The Court holds today that Congress has power under the Necessary and Proper Clause to enact a law authorizing the Federal Government to civilly commit "sexually dangerous person[s]" beyond the date it lawfully could hold them on a charge or conviction for a federal crime. 18 U. S. C. §4248(a).  I disagree. The Necessary and Proper Clause empowers Congress to enact only those laws that "carr[y] into Execution" one or more of the federal powers enumerated in the Constitution.  Because §4248 "Execut[es]" no enumerated power, I must respectfully dissent.

All extra power that may be needed by the government is explicitly granted to the states. That's the whole Federalist set up.  "The powers not delegated to the United States by the Constitution, nor prohibited by it to the states, are reserved to the states."  That's the whole point.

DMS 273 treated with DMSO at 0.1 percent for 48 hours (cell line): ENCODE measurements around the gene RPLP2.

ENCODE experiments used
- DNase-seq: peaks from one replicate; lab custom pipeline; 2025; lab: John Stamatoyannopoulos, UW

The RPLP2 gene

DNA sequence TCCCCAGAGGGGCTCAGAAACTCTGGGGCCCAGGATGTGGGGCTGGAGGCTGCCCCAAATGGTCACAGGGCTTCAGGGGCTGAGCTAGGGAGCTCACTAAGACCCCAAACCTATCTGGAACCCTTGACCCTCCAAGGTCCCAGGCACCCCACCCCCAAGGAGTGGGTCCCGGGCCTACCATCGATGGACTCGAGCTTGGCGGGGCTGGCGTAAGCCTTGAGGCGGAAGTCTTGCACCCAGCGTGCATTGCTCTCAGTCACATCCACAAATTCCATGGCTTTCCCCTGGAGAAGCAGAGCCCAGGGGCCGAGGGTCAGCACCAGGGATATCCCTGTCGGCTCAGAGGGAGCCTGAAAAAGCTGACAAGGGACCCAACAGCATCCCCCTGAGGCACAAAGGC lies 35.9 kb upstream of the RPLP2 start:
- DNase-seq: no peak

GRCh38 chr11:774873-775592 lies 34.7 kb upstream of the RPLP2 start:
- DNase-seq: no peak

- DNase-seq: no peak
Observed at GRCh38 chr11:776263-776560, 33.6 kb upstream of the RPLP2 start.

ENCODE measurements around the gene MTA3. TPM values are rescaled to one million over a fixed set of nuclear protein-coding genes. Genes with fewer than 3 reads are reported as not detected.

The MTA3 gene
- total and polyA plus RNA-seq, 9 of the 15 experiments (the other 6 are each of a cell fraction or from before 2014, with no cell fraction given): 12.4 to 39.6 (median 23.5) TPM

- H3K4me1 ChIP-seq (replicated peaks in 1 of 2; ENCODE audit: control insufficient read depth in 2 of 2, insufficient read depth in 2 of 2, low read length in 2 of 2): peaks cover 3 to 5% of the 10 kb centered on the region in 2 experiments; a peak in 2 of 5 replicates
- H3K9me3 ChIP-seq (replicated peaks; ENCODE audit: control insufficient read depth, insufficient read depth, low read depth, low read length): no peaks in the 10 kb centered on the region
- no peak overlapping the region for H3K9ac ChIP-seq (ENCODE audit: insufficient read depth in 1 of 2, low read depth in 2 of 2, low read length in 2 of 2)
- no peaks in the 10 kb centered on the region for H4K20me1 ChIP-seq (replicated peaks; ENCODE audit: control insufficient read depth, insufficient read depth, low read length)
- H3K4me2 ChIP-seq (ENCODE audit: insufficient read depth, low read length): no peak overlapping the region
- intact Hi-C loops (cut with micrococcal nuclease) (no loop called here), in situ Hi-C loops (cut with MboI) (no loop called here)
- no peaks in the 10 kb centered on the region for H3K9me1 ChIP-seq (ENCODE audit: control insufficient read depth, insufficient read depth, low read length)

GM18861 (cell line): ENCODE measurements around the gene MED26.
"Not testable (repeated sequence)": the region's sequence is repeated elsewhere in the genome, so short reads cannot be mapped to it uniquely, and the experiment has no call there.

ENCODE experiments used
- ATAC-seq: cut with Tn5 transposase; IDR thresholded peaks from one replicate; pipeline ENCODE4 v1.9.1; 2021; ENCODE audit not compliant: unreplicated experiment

The government already does lots of things outside its enumerated powers.  It builds prisons.  It can declare a quarantine.  It gets away with these because they are closely related to actually enumerated powers.

The test is whether the desired power/law-- is "necessary and proper" and also "legitimate," as defined as "within the scope of the Constitution."  But the two parts of the the test must be equally considered.

(Thomas) Unless the end itself is "legitimate," the fit between means and end is irrelevant. In other words, no matter how "necessary" or "proper" an Act of Congress may be to its objective, Congress lacks authority to legislate if the objective is anything other than "carrying into Execution" one or more of the Federal Government's enumerated powers.